Males’ reproductive function can be impaired because of infections (the result of a compromised immune system) to the testes, prostate gland and urethra. Chronic stress experienced over an extended period of time can adversely affect testosterone production causing a decline in sex drive and possibly even there emergence of erectile dysfunction or impotence. Chronic stress has been known to negatively impact sperm production.
In women, high levels of chronic stress may be associated with absent or irregular menstrual cycles, more painful periods and abnormal length of cycles. Both premenstrual and menopausal symptoms may worsen. Chronic stress and resulting distraction and fatigue may reduce sexual desire. Ongoing stress can negatively impact a woman’s ability to conceive, the health of her pregnancy, and her postpartum adjustment. Maternal stress can negatively impact fetal development.
Chiropractic Offers Solutions for Chronic Stress
Chiropractic adjustments affect the whole communication of the nervous and musculoskeletal system of the body. At Wagner Chiropractic, through chiropractic adjustment, we work to assure optimal nervous system communication and improved flow in the areas that ultimately promote rest and digesting function. By supporting proper joint movement and optimal nervous system function of specific areas, we are able to promote the calming elements of the nervous system and take pressure off the overactive sympathetic (fight or flight) component of the nervous system.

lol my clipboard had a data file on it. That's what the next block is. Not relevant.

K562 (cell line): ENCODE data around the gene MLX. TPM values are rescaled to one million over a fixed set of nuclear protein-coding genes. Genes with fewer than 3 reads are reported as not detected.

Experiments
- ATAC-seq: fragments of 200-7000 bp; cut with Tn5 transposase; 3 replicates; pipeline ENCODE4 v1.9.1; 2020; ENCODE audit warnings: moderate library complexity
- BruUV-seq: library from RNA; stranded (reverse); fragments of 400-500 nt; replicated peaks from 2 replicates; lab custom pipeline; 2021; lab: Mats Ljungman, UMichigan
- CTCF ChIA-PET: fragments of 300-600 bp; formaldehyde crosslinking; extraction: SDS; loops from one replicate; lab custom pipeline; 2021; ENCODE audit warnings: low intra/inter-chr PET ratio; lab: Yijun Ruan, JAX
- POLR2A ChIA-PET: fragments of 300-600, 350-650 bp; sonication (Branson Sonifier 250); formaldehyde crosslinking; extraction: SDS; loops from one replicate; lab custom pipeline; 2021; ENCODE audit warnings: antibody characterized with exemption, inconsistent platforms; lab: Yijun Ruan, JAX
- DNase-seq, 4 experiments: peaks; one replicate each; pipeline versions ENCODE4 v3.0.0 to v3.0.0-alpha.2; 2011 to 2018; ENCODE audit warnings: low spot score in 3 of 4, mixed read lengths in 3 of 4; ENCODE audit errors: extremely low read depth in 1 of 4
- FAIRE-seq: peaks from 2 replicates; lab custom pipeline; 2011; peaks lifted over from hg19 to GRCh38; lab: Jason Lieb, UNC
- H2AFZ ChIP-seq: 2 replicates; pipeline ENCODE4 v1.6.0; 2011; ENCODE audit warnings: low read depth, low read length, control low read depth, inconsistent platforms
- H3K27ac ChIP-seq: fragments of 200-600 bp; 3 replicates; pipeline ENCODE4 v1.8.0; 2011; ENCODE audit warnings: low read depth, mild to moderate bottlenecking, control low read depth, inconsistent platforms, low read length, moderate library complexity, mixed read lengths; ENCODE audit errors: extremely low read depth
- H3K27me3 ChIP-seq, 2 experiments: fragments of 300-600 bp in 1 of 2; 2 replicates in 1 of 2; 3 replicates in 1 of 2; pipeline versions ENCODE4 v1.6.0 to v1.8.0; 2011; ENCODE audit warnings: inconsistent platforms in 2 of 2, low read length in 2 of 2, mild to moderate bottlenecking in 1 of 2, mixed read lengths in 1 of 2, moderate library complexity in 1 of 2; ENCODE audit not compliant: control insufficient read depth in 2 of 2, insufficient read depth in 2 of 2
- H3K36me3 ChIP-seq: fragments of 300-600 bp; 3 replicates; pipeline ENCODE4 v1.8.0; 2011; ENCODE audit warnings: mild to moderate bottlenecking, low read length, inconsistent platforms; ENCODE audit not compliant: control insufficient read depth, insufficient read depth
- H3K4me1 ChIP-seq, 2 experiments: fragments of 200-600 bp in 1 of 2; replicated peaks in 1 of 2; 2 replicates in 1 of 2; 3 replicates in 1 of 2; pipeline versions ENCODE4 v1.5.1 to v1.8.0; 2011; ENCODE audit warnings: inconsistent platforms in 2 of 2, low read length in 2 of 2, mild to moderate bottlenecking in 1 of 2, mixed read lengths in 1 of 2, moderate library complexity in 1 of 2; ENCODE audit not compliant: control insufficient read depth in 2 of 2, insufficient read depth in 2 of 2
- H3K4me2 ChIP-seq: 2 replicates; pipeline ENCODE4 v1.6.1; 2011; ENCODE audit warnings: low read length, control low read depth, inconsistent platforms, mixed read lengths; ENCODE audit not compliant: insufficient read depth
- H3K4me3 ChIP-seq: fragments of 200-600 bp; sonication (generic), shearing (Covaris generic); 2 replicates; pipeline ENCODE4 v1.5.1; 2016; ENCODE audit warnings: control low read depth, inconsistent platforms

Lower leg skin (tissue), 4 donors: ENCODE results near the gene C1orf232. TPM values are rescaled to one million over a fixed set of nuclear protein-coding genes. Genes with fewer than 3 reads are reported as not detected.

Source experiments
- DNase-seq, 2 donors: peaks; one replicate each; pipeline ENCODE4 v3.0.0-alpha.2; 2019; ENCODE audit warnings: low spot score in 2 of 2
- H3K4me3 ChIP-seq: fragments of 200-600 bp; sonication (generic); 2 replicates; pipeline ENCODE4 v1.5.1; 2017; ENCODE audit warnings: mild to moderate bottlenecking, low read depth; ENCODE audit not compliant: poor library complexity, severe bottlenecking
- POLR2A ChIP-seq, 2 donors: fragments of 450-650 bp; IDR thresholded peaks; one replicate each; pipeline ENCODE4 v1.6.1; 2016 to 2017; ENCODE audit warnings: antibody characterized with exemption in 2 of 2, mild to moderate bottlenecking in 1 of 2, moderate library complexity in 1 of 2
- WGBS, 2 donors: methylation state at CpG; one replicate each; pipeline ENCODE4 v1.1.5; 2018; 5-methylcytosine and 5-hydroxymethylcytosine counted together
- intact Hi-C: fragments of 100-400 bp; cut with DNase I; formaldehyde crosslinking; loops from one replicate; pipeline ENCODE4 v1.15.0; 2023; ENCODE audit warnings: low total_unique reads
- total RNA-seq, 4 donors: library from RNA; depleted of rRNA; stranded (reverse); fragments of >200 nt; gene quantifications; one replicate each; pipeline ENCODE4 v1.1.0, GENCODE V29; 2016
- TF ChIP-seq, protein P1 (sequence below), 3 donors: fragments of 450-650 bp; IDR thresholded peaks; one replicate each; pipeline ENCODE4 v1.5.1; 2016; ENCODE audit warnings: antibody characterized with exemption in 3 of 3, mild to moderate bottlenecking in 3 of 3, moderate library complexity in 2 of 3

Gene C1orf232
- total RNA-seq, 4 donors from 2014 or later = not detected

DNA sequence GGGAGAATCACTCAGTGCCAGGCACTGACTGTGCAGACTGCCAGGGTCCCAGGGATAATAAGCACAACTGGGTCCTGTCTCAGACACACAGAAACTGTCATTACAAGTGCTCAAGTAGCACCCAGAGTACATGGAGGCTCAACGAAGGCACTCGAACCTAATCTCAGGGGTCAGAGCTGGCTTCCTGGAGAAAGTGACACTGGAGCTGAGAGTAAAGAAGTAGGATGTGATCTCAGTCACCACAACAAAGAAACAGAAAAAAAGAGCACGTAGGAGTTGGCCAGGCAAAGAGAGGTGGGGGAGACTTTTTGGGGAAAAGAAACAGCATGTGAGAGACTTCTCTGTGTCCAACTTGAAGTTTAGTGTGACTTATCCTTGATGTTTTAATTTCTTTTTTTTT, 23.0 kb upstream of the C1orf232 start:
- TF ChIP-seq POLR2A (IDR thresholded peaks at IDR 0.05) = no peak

After our patients receive a chiropractic adjustment they remark about how much more at ease they feel, a clear sign we are beginning to reduce the effects of chronic stress on the body. When we reboot the nervous system through adjustment, we are able to also release tension in the muscle fibers, restore greater motion to the joints and decrease our patients’ overall chronic stress load.
By simply adding regular chiropractic adjustments to your healthcare routine we can create a significant shift in your health and chronic stress response from compromised and malfunctioning to balanced and resilient.
We should also note the importance of practicing relaxation techniques and other stress-relieving activities and therapies because they are shown to effectively reduce muscle tension, diminish stress-related disorders like headache, and increase an overall sense of wellness and well-being. We offer many of these techniques and therapies at Wagner Chiropractic including nutrition, exercise and lifestyle counseling. Let us be part of your lifestyle improvement team to better deal with life’s stresses. Call us today.
“Stress Effects on the Body.” American Psychological Association, American Psychological Association, www.apa.org/helpcenter/stress-body.aspx.
“The organisation of the stress response, and its relevance to chiropractors: a commentary.” Chiropractic and Osteopathy, U. S. National Library of Medicine, https://www.ncbi.nlm.nih.gov/pmc/articles/PMC1629015